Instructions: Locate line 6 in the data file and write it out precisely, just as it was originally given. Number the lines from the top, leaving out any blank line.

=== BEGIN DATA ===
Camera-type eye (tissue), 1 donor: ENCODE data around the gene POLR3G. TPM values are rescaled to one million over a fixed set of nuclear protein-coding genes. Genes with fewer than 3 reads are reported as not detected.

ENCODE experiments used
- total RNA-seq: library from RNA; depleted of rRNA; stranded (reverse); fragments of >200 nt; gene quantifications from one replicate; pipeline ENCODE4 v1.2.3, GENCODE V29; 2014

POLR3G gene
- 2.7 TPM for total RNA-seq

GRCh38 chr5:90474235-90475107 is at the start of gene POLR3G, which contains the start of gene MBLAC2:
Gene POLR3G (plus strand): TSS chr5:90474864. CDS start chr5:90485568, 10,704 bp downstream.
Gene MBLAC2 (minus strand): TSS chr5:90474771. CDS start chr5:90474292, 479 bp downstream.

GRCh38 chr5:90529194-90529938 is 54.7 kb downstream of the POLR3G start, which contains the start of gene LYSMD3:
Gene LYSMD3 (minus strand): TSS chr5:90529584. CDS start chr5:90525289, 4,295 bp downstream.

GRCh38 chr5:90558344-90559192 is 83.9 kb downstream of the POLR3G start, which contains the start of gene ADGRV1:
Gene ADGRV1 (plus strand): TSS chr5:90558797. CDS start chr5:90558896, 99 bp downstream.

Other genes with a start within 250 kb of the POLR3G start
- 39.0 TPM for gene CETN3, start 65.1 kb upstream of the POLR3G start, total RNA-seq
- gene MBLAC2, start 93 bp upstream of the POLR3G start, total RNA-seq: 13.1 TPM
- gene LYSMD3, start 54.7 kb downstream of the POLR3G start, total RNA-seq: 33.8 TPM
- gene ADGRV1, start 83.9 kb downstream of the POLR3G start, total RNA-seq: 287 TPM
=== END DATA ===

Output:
GRCh38 chr5:90474235-90475107 is at the start of gene POLR3G, which contains the start of gene MBLAC2: